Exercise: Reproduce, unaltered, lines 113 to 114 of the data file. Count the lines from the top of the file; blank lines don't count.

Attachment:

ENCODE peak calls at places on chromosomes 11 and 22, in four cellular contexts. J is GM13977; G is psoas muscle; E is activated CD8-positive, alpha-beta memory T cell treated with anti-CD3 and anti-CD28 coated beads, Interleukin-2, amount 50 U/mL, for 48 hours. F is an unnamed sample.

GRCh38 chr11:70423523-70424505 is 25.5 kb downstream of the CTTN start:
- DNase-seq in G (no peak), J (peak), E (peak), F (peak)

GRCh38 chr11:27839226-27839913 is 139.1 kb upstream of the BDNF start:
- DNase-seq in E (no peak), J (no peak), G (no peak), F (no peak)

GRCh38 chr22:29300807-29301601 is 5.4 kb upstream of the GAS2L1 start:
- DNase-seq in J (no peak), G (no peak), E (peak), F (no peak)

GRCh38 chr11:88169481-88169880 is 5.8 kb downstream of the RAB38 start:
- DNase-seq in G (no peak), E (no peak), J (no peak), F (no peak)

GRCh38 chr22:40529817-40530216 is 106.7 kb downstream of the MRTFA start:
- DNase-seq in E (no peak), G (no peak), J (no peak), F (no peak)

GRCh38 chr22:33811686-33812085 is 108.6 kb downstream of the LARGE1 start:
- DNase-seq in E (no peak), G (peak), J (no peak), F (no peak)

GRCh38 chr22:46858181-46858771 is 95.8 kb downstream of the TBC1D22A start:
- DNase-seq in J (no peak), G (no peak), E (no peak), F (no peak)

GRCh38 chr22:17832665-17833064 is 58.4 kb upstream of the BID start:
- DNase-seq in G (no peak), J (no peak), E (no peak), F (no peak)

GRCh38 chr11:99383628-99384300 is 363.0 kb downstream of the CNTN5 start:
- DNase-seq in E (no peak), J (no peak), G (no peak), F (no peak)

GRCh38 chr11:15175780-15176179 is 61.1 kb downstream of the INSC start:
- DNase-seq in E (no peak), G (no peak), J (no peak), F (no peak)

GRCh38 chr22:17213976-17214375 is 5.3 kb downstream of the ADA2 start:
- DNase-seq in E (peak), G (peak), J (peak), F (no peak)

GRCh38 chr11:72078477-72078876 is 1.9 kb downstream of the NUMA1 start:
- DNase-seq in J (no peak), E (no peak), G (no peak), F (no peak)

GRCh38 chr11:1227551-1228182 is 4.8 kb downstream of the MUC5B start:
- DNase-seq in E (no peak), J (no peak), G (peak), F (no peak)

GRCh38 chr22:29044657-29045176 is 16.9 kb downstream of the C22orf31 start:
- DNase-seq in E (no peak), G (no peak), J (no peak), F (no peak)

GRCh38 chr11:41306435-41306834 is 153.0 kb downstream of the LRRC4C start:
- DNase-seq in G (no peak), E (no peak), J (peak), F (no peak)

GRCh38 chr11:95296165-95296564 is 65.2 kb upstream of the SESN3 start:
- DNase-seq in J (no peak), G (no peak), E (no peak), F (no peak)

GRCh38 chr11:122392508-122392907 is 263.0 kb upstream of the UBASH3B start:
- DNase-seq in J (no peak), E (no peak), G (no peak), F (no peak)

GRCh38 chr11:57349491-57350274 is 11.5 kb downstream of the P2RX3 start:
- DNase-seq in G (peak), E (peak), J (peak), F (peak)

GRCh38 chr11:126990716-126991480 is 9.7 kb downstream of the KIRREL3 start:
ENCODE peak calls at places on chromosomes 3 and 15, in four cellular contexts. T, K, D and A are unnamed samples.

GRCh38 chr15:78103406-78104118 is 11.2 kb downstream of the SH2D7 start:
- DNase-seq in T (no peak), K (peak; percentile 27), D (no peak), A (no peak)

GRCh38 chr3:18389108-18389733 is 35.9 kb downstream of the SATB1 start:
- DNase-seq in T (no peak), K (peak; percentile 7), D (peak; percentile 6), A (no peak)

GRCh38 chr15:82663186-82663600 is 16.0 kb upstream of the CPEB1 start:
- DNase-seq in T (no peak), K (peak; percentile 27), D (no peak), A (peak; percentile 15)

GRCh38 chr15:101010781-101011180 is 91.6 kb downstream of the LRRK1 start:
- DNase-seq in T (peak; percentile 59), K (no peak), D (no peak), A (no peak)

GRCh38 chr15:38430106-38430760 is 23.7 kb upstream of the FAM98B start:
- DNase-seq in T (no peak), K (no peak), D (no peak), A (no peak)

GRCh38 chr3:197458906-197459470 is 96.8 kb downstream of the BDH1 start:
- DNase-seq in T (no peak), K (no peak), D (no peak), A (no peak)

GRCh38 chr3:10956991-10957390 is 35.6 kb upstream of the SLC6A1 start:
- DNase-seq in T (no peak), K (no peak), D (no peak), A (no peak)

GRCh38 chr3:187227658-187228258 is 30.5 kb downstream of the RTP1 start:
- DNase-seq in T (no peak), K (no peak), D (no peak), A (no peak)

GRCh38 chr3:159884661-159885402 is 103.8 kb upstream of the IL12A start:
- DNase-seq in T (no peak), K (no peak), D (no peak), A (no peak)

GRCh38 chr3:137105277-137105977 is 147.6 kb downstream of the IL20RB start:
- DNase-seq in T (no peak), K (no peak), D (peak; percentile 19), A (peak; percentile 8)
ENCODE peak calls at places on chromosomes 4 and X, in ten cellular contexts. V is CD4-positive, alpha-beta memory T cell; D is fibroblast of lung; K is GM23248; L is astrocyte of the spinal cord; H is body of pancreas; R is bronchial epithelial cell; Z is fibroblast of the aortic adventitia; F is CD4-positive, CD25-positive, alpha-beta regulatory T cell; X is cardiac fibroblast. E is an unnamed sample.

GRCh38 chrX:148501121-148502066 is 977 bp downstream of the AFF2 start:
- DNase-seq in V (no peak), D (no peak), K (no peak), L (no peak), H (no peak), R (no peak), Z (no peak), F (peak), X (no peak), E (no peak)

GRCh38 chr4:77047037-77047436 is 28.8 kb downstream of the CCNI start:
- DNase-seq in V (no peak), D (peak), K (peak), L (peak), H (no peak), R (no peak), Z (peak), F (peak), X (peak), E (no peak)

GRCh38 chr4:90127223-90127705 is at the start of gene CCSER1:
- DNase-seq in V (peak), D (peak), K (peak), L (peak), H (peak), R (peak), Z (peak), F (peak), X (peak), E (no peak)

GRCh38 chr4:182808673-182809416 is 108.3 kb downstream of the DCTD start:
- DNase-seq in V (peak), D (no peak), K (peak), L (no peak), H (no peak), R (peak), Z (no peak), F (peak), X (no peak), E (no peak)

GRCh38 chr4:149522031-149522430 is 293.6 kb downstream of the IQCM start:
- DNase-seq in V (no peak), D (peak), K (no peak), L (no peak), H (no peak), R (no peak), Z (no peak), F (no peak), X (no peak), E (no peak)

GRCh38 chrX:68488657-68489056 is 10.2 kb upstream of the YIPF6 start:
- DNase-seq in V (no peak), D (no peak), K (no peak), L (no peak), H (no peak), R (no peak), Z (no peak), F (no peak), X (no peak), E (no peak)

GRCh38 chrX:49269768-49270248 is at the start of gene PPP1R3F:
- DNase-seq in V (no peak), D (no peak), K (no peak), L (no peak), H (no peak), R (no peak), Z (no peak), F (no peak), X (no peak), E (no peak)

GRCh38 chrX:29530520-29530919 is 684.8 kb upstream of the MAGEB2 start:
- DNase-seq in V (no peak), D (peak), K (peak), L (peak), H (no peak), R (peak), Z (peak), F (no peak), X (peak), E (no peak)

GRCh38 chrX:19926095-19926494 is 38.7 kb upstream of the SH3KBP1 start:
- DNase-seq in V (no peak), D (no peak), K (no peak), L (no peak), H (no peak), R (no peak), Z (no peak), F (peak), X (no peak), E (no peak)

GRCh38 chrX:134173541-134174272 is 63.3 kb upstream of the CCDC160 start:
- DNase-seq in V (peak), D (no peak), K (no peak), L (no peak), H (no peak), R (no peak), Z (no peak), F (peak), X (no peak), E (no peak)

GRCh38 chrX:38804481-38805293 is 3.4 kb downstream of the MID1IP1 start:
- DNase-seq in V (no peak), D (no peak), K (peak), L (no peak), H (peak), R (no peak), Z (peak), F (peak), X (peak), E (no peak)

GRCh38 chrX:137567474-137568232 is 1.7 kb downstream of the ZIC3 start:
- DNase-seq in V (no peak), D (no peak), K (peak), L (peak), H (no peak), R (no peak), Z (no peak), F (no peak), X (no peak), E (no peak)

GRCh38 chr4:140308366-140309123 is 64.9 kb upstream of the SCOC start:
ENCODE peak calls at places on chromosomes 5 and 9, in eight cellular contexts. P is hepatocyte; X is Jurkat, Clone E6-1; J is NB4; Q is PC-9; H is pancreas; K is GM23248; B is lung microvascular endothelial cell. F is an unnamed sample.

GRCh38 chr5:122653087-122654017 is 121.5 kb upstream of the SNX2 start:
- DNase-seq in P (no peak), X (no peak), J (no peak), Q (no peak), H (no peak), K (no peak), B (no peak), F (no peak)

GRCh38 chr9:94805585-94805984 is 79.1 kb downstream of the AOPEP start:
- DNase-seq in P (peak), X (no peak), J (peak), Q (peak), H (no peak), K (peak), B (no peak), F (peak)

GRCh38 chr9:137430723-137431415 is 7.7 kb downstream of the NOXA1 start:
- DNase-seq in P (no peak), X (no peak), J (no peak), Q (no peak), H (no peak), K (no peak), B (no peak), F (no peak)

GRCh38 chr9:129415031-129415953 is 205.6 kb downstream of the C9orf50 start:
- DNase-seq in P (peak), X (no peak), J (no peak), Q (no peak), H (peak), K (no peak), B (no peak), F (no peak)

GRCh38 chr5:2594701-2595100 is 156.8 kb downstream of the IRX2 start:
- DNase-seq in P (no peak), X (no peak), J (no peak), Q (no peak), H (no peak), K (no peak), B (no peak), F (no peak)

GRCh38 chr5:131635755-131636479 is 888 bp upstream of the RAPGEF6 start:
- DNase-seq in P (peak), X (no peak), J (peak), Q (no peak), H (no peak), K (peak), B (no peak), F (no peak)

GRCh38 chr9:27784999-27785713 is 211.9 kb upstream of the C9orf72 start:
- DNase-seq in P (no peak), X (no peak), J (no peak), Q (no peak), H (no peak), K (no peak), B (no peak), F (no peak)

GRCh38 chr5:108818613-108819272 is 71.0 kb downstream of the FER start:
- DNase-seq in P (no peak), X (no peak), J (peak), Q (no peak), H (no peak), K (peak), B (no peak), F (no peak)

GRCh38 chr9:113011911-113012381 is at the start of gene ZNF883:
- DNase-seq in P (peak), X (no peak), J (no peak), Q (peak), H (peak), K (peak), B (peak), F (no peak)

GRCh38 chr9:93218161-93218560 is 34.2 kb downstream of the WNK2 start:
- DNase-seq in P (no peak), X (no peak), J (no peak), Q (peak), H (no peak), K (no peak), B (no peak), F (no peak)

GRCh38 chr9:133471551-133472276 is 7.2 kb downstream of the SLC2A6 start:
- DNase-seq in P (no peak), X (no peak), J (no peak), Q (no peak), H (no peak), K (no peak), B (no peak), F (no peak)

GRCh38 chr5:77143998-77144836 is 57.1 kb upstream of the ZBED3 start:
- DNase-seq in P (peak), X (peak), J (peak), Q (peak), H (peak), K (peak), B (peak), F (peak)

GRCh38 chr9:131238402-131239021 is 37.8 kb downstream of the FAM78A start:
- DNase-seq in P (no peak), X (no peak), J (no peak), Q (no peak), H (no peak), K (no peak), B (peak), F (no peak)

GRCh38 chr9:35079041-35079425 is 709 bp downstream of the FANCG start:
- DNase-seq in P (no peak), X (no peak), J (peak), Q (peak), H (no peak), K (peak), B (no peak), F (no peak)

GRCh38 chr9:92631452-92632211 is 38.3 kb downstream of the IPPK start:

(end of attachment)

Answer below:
GRCh38 chr9:35079041-35079425 is 709 bp downstream of the FANCG start:
- DNase-seq in P (no peak), X (no peak), J (peak), Q (peak), H (no peak), K (peak), B (no peak), F (no peak)